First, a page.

Photo by Don Kellogg

Wednesday, November 28, 2012

The Whale

A brutally honest, raw, and sad tale told by Samuel D. Hunter over on 42nd Street at Playwrights Horizons.  What do you get when you combine a morbidly obese man, an estranged daughter, a deeply guarded secret, a young Mormon boy, and a mysteriously  connected lady-friend?    That's a lot to be simmering just below the surface.  Under Davis McCallum's direction, The Whale slowly simmers, occasionally bubbles and eventually erupts into a full boil just as the curtain falls.

Charlie (Shuler Hensley), literally inflated in a humongous fat-suit, does a shockingly realistic job at portraying a 600 pound man on the verge of a "natural" death due to his weight.  In his final days, he wishes to reconcile with his estranged wife and daughter he last saw when she was a baby.  Why has he grown to this size?  What has driven his eating?  Enter stage left, Liz (Rebecca Henderson).  She's his life-line, a friend with an attachment we only come to know later after we meet Elder Thomas (Cory Michael Smith), a young Mormon missionary who eventually crosses paths with Charlie's young,  angry, and introverted daughter, Ellie (Reyna De Courcy) and her mother, Mary (Tasha Lawrence).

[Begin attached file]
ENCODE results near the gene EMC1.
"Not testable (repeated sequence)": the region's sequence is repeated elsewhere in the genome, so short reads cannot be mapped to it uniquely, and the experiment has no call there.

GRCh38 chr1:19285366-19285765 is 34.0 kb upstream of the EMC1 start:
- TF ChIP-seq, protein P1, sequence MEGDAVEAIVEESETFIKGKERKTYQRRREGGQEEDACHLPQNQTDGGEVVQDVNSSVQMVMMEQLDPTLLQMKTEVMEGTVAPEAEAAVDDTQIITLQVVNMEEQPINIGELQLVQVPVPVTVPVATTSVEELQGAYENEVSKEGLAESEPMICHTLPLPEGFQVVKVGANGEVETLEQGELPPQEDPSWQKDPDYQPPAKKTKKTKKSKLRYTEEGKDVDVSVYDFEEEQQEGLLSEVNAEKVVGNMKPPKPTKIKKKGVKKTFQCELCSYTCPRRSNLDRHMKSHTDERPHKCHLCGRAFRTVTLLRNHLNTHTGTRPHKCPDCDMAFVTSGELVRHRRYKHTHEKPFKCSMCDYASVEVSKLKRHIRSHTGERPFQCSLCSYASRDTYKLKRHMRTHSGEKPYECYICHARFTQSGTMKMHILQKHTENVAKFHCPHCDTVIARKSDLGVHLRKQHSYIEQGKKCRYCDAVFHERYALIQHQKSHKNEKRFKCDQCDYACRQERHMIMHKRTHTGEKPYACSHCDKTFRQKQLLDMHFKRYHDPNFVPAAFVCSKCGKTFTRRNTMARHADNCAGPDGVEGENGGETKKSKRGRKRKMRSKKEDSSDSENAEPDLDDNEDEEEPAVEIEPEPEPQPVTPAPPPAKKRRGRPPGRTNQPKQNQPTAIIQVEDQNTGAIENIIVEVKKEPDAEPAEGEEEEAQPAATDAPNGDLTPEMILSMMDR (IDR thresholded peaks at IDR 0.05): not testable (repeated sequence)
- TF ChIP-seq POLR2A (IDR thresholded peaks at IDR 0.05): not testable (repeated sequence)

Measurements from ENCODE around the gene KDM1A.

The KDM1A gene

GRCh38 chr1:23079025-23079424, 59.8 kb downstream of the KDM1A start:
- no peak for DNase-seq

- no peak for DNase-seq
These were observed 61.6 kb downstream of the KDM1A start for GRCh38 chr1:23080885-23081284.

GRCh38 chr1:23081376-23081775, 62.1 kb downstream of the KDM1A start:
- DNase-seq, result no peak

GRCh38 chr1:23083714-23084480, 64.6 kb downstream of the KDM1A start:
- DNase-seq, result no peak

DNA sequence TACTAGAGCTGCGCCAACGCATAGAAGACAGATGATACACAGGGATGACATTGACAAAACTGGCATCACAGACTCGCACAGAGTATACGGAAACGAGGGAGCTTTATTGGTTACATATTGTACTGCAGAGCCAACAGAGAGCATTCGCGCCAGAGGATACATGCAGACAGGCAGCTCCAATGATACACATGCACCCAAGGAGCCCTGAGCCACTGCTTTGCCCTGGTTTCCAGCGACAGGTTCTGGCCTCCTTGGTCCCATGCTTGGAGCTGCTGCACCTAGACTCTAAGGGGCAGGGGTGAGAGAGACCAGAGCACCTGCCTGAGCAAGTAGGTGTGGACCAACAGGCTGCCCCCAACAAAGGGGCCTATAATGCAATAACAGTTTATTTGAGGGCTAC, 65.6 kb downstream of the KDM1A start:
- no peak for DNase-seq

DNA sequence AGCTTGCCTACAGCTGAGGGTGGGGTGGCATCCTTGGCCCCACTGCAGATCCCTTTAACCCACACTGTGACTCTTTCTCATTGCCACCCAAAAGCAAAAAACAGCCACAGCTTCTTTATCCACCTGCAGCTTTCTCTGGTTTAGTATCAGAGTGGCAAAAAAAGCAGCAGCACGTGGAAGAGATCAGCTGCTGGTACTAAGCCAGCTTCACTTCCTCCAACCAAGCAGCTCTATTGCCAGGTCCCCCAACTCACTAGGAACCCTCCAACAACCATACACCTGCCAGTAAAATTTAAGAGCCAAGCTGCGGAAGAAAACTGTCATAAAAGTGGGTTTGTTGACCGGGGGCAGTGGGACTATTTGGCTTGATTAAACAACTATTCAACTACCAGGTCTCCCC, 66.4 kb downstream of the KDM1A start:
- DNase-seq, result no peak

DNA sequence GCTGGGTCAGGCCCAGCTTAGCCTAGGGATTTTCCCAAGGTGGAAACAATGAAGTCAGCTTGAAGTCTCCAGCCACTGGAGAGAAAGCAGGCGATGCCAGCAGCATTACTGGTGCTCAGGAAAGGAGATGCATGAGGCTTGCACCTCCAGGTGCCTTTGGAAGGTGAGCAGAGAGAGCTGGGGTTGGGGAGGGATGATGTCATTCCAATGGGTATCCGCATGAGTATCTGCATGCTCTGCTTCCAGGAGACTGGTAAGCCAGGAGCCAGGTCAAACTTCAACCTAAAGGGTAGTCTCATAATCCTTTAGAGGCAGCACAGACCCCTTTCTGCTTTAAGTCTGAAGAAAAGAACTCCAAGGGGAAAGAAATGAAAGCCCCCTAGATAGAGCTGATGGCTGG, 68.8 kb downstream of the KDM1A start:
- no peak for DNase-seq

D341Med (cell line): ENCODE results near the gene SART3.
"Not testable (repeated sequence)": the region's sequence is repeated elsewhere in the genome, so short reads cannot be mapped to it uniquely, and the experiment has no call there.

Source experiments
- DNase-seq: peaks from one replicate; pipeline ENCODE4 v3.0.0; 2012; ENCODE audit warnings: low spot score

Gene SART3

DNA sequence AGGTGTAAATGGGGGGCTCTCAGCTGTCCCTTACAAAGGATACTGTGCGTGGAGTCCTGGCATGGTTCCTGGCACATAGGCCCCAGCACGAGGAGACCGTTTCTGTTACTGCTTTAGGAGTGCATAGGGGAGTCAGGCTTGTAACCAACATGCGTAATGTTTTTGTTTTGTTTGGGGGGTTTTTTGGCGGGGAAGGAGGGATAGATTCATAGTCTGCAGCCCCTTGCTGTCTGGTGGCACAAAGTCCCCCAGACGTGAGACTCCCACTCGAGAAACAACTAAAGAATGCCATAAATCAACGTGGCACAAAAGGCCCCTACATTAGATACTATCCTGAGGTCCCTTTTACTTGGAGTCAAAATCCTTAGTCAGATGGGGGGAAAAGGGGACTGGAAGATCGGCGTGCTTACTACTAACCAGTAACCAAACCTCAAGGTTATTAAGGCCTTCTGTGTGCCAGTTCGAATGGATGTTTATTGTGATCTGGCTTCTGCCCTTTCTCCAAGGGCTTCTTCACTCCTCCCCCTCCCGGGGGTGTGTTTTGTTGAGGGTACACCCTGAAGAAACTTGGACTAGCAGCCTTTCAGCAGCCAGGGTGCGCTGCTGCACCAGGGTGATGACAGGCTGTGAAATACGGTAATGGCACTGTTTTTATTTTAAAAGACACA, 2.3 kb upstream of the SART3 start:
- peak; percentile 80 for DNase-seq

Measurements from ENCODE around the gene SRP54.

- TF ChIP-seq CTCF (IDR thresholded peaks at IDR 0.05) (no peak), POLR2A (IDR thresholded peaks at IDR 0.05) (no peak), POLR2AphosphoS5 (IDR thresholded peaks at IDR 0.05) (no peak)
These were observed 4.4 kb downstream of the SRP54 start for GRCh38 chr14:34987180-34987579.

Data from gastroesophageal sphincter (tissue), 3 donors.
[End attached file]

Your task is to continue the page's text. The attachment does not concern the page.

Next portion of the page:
As the tale wrapped in allegorical references to Moby Dick unfolds, the proverbial plot thickens and the reasons and root causes we have all been waiting for begin to unfold.  Jane Cox (lighting) and Fritz Patton (sound design) deserve a shout-out for the excellent mood-heightening effects of the belly of the whale.

Thursday, November 1, 2012

If There Is I Haven't Found It Yet

Pretty much a 'Debbie Downer' over at Roundabout's Laura Pels.  I spent a lot of time trying to figure out who was related to whom and why we were all here.  As the vague plot unfolds (painfully slow) details, possibly on purpose, seem to be omitted.  I am pretty sure that was Playwright, Nick Payne's intention. Indeed it added a sense of despair to an already bewildering and depressing statement presented about one family's failed attempts at... well... family.

Jake Gyllenhaal (Terry) takes a stand out lead in this otherwise lackluster production.  Brian F. O'Byrne (George) has a more minor character but clearly does his part to mire the family down.

Director, Michael Longhurst, takes a big risk by immersing the play in water - overhead, and on-stage.  I doubt Mr. Longhurst could foretell the impending storm called Sandy, but in retrospect, his staging has an eerily dual impacts.

Although the concepts were seemingly well integrated with the staging - as disturbing as throwing the set pieces in the moat when they were done with them - I left the theatre with mixed feelings - - slightly satisfied at the overall staging and presentation but mostly disappointed at the pace and sense of vague-ness.

I say slightly because at some level, this work is a visceral, raw, and powerful attempt at telling an honest, deeply disturbing, and sadly quite common state of the family today.  I'm trying not to confuse that sadness with the pace and presentation itself.  That balance can be hard to identify and recon with.  

... I haven't found it yet either.